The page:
West Country-based Hubbox secures sixth site: Hubbox, which runs popular neighbourhood restaurants specialising in burgers, hotdogs and beer, is set to launch in Bristol in the spring. The brand has secured 113 Whiteladies Road, which previously housed Casual Dining Group brand Las Iguanas, for its sixth site. Hubbox already operates in Truro, Exeter and Plymouth, has a beach bar on Pentewan Sands and a mothership – Hub – in St Ives. Managing director Richard Boon said: “We can’t wait to bring Hubbox to Bristol, which is my home town. We think the south west’s foodie city is going to love our handmade burgers, gourmet hotdogs, in-house-smoked pulled pork and beef brisket. Also on the menu will be some Hubbox favourites, including the National Burger Award-winning Big Kahuna, the Hub burger as highlighted in Deliveroo’s “top take-outs”, and the Mack Daddy, a crispy Cornish mackerel burger with shredded beetroot and horseradish mayo, alongside our vegetarian burgers, homemade nachos and children’s options. We’ll stock a rolling selection of craft beers – on draft, in bottles or cans – and a choice of cocktails, shakes and soft drinks. In Bristol we are also excited to serve coffee from Cornish roasters Origin, which Hub St Ives is renowned for.” Work starts on-site this week to prepare Hubbox Bristol for launch.

Coya to open second London site, in May: Coya, the Peruvian restaurant and members’ club concept, will open its second London site, on Tuesday, 2 May. The new venue will open in Bank’s new Angel Court development and feature a bottle library locker, a Pisco Lounge and Rum Round Table, alongside light and healthy South American cuisine such as ceviche, grilled meat and sharing plates. Coya, which also operates restaurants in Miami and Dubai, will open on the ground floor of the 24-storey development. It will be a sister site to the Latin American restaurant group’s first London venue, in Mayfair. The kitchen will be led by Sanjay Dwivedi, with a focus on Peruvian dishes with a refined twist and a touch of Asian and European influence. Drinks at the venue will heavily feature South American brandy pisco, with a pisco library in the Pisco Lounge. The Rum Round Table will seat six people, while the bottle lockers will allow regulars to keep their own bottle of spirits on the premises. In another twist, DJs at the venue will be female only. Coya chief executive Adam Bel Hadj Amar has previously said: “We seek out cosmopolitan cities around the world where we know the brand will fit and be welcomed. There is a global appetite for Peruvian cuisine given its light, fresh and modern approach and we look forward to introducing the brand to cities across the world.”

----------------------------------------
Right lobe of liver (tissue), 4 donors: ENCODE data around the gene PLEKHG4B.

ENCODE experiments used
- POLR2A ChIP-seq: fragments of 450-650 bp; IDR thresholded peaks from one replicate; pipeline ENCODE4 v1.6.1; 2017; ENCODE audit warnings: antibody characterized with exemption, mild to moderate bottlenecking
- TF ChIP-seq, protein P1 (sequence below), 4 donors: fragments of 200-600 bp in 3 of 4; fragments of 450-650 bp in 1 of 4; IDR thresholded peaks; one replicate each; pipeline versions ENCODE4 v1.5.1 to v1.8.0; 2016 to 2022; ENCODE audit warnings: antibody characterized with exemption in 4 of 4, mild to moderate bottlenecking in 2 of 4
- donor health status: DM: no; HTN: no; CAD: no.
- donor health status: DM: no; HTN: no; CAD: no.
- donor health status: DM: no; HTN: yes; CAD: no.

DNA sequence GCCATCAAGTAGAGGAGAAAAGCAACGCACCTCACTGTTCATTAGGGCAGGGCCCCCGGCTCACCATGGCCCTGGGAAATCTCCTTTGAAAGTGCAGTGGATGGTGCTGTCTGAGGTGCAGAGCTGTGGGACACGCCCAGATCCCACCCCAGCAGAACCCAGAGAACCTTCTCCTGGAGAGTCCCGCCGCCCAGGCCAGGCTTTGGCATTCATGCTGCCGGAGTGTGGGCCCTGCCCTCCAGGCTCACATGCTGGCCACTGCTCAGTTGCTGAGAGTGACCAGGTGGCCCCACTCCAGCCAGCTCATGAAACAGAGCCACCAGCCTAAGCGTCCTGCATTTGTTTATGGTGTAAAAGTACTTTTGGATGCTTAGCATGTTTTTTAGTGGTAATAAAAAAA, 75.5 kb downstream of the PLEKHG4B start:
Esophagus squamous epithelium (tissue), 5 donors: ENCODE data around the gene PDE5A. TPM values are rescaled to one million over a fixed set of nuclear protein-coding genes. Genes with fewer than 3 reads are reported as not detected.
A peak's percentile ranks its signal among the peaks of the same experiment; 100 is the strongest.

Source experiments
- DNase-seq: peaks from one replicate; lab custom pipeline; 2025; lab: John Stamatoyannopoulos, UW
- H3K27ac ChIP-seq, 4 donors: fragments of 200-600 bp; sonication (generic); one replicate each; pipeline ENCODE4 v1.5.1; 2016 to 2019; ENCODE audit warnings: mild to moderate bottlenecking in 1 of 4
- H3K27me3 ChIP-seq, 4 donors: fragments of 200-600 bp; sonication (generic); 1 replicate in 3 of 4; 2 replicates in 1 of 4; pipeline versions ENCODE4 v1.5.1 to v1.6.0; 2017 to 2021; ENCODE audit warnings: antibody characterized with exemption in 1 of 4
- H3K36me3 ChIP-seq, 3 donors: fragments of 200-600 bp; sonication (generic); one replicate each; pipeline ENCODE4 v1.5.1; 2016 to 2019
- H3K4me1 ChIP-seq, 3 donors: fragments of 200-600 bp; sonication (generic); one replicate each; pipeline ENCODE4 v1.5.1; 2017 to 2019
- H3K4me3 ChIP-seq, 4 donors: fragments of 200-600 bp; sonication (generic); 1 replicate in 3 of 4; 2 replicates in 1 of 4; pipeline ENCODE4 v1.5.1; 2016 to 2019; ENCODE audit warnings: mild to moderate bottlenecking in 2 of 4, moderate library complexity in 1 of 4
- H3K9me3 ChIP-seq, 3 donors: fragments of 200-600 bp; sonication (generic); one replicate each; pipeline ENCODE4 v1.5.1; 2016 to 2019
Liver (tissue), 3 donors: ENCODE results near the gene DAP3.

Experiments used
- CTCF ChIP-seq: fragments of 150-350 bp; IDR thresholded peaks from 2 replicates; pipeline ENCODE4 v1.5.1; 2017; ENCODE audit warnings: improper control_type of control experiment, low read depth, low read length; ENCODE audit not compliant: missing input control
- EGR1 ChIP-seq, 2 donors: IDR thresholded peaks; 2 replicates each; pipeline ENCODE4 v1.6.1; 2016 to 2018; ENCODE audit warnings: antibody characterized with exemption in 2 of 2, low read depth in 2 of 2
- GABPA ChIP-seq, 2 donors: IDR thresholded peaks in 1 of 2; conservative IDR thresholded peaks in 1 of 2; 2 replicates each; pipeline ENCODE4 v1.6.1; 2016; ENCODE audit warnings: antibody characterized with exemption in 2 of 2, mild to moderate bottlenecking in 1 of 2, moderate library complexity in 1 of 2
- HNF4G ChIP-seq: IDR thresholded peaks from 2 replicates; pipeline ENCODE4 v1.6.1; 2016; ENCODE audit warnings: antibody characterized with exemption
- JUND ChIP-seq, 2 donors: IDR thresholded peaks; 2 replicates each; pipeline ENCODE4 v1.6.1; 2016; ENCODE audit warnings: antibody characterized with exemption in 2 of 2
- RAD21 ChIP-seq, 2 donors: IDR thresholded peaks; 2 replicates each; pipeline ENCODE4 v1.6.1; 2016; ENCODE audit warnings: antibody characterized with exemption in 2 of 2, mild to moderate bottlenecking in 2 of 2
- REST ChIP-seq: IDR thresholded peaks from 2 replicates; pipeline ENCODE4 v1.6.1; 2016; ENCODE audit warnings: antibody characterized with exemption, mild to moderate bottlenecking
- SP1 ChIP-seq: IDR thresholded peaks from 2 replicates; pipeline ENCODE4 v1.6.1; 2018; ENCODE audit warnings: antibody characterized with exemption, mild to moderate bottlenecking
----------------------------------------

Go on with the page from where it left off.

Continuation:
Fever Bars to relaunch Lincoln nightclub at former Lola Lo site: Fever Bars will relaunch a Lincoln nightclub this month after acquiring a former Lola Lo site from Eclectic Bars, which is owned by Brighton Pier Group. Following the acquisition in November and a £250,000 refurbishment, the new owners will launch Fever & Boutique on Friday, 17 March. The twin-themed basement club in High Street will offer two separate areas and different styles of music. The Fever Room will be the “party room”, with a new dance floor and velvet interior, whereas the Boutique Room will feature black leather walls, mirrors and laser lights with a soundtrack of R&B and house music. Fever & Boutique general manager John Mason told The Lincolnite: “We have all new everything, we are moving booth seats to different locations to give the venue a new feel. We want to give people a venue that’s a different atmosphere to where they go normally. It’s a twin-scene venue, with something for most people.” Lola Lo opened in April 2012, replacing Japanese-themed club Sakura, which was previously Po Na Na – all brands owned by Eclectic Bars. Fever Bars, led by managing director Mark Shorting, operates 27 sites across the country.